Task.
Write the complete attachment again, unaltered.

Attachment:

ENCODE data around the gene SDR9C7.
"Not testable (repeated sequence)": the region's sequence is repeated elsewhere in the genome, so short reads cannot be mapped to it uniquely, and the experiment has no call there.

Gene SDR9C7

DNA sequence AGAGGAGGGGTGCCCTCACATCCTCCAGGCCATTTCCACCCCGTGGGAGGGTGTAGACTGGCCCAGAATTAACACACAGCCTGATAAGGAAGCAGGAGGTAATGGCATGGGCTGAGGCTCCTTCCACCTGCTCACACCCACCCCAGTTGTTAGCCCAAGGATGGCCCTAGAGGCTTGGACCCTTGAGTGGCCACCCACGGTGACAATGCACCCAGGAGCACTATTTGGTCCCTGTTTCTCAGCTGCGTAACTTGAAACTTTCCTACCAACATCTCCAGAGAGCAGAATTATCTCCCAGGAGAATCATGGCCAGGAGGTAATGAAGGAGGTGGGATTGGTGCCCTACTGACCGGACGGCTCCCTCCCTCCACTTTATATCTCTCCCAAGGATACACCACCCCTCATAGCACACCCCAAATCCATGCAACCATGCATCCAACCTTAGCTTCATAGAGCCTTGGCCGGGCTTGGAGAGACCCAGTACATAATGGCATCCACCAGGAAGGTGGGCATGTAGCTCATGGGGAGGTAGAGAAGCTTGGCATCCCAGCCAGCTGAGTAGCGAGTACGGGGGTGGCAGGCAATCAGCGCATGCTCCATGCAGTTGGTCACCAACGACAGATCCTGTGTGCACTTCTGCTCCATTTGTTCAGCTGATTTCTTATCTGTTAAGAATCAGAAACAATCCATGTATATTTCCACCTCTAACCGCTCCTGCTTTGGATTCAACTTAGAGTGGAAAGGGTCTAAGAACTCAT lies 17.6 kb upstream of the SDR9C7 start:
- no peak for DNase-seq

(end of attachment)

ENCODE data around the gene SDR9C7.
"Not testable (repeated sequence)": the region's sequence is repeated elsewhere in the genome, so short reads cannot be mapped to it uniquely, and the experiment has no call there.

Gene SDR9C7

DNA sequence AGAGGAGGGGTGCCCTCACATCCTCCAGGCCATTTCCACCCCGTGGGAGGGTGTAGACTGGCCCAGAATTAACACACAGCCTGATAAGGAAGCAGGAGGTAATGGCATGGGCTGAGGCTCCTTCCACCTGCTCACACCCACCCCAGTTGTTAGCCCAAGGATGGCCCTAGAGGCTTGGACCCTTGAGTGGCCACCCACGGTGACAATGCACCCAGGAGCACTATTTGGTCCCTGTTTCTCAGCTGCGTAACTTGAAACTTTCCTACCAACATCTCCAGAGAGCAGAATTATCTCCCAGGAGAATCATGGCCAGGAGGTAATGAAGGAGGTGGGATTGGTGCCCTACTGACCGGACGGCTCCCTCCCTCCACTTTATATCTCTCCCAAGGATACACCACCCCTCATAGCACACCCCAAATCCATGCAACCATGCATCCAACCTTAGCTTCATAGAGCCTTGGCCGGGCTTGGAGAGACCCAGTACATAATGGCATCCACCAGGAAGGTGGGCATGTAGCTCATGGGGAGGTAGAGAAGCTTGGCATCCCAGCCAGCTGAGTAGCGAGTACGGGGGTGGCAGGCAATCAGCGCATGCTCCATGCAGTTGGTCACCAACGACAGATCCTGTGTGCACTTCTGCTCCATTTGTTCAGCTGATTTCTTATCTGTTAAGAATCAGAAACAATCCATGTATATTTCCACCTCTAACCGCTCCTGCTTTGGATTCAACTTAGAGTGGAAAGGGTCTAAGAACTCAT lies 17.6 kb upstream of the SDR9C7 start:
- no peak for DNase-seq